The “now what?” stage is that moment of clarity: well, X happened, and I’m still here so…now what? Experiencing a loss doesn’t mean you have to immediately fill that void with something else that will superficially cover up the pain. In fact, I recommend giving the void some breathing room. Let it be and see what happens. Then look around and see what else is already in your life that you haven’t been to experience something fully. Or, you know, do what I did and begin an intense contact sport.

A few years ago I’d emotionally hit rock bottom and decided to go back to taekwondo after a twenty year hiatus. For years I had focused on the loss or lack in my life and was blind to all the wonderful things I did have. The emotional pain was still there even as I mastered low block, middle punch, and roundhouse kick, but as it dissipated I knew I had gained something special. I still can’t put my finger on it, but it broke me of the habit of dumping all the responsibility of self-worth and validation on another person. I know I have more confidence, a better sense of priorities, and…OK, well, I also love the way my lower ab muscles pop out. Taekwondo opened my eyes. I gained the Me that had been buried for decades under decay and darkness.

Taekwondo was there long before I experienced my recent loss and will be here long after the pain has lessened. It’s a great source of comfort—I’m learning something new, I have a goal to focus on, there’s never a lack of endorphins, I’m out and around people–which is a nice break from being in my introverted head all the time, and we laugh a lot more than you’d think in martial arts classes. 

Yesterday during class I felt a little tug—the sense of community that I have shrugged off my entire life. The sense that even though the ache of grief and loss is still there, it is surrounded by something positive that I love to do and embraced by people who care about me….and who also won’t think twice of kicking the crap out of me or throwing me on the floor.  We’re weird like that.

If you are grieving for a loss and don’t know what to do…let it be. It’s here and it’s terrible, but you’re still standing too.  You might not be able to erase the pain, but you can gain new insights and ways of experiencing joy that you might have overlooked before.  The answer to “now what?” is “anything you want!” Fight back by continuing to live.

Happy update: my brother reported that his little dog’s spirits are back up again. I almost felt bad for even visiting and letting him get attached to me since my absence caused him so much pain. But my little puppy “nephew” was just experiencing what anyone (or any animal) who is capable of loving is bound to experience: loss. It’s encouraging to know that after experiencing loss and grief there is love, hope, and happiness around the corner.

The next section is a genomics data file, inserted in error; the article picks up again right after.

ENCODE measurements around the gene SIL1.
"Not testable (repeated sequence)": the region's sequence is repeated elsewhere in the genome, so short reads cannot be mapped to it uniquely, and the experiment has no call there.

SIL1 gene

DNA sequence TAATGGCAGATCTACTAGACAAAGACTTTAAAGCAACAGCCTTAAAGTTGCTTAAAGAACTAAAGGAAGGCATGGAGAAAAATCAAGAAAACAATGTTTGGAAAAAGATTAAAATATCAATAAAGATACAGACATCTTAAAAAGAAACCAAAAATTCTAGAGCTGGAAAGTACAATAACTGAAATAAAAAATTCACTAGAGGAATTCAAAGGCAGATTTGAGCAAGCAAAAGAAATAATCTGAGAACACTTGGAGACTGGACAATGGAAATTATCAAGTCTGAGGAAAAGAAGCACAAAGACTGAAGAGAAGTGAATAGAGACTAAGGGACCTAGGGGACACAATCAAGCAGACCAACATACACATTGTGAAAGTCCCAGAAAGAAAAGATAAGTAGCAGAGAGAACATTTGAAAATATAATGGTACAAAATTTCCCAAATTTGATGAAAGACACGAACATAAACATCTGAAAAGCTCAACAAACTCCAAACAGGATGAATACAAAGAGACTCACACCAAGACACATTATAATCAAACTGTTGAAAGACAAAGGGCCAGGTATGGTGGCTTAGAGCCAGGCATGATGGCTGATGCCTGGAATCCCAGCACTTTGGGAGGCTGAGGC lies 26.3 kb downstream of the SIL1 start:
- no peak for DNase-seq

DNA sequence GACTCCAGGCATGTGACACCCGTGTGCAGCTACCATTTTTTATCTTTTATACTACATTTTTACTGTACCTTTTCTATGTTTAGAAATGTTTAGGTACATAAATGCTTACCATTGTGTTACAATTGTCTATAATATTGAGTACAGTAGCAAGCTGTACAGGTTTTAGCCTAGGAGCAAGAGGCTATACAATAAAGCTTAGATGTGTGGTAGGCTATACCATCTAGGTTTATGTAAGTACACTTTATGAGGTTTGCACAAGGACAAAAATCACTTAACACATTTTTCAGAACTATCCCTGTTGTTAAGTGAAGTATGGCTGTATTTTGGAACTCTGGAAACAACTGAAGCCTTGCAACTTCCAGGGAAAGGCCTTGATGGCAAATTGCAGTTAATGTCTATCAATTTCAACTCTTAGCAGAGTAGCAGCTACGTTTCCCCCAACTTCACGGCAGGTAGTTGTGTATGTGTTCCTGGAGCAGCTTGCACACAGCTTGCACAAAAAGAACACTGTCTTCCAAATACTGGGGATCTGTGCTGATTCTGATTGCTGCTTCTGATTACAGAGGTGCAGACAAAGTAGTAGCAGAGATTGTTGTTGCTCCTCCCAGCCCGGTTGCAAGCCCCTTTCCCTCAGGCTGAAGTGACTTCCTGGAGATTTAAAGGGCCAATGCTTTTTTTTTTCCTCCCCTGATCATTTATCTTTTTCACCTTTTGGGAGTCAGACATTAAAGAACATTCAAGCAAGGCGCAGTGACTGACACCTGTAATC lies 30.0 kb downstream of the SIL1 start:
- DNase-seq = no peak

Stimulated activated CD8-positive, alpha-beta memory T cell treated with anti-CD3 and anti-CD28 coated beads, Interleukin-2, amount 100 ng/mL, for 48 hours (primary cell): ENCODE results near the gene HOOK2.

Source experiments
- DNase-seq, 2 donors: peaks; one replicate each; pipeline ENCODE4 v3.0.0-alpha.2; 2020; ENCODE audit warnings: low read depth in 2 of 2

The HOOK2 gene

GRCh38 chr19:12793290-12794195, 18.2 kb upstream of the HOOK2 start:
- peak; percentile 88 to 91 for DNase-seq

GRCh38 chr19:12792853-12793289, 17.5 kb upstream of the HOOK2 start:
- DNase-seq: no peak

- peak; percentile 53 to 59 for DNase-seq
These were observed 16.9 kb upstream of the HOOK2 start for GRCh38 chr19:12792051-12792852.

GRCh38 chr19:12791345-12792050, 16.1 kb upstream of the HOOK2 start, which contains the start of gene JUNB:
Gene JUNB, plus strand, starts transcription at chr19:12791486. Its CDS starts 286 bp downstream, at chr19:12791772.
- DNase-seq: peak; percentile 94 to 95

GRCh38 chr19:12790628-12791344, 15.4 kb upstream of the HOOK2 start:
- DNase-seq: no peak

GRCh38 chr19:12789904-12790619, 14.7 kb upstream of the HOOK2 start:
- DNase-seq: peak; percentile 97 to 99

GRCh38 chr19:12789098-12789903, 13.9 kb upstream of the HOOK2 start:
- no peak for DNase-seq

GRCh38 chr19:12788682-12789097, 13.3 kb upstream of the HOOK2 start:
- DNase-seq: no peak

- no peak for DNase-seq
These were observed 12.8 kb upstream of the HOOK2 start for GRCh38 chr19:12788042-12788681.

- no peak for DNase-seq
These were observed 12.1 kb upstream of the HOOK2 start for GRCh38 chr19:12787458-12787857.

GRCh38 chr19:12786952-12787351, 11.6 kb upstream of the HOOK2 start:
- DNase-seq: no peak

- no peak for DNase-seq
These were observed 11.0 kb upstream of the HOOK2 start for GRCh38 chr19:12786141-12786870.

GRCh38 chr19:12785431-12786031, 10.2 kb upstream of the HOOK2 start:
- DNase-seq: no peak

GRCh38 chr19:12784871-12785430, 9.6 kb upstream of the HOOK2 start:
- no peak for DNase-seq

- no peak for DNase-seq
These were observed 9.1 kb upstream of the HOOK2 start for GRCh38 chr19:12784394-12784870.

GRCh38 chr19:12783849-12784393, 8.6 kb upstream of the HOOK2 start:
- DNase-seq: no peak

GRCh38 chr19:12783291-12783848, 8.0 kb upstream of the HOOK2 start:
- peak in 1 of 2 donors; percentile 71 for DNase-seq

Break Fall

falling-girl-part-02 Wednesday night in red and black belt class we practiced falling. “Don’t drop like you’re dead,” my instructor said to me and the other bo dans after we morosely plopped forward, landing forearms-first on a heavy mat. “Hit your arms against the ground and don’t sink your body into it,” he said, emphasizing his statement by popping his arms. Falling face-forward is scary, but if you know how to protect yourself, you can fall with confidence.

Our falls aren’t passive. In a way it’s similar to the technical aspects of partner work in modern dance and ballet. If you’re the lifter you’re not just muscling up dead weight, and if you’re the one being lifted (or in the case of taekwondo, thrown), you’re not a limp rag doll, even if you are pretending to be a rag doll in some kind of weirdo contemporary dance. You have to think about foot placement, weight distribution, safety, breathing, protecting your back if you’re the lifter/thrower, following silent cues from your partner, and landing so you protect your joints and head.

Anyone familiar with martial arts has probably heard the adage, “Fall down seven times, get up eight.” Or if you’d like a more modern version of this tenet in the rap song “Still” Dr. Dre says, “Even when I was close to defeat I rose to my feet.” Indeed, Mr. Young, indeed.

Perseverance is one of the guiding principles of taekwondo. It can also be easy to forget in the heat of defeat. Lying passively on the ground can be quite comfortable, but you can’t stay there forever. I encountered a major disappointment over the weekend, and I did have that dark moment of thinking things were never going to get better. But they do. If you’re lucky enough you wake up the next day and are still breathing. If you’re really lucky you can put one foot on the ground and then the other. Falls are going to happen. The trick is to break the fall so they don’t break us. Re-watching “The Big Lebowski” helps too.

Later in the class we played around with some advanced self-defense throws. To demonstrate one of the techniques my instructor hooked his arm around my leg after I’d kicked at him, grabbed my lapel with his other hand, and swiftly threw me to the ground all in a matter of about 3 seconds. I knew it was coming, but I was still a little stunned when I slammed into the mat. It was scary because he threw me so fast and I hit pretty hard, but it was also a little exhilarating. I had survived. I had made it.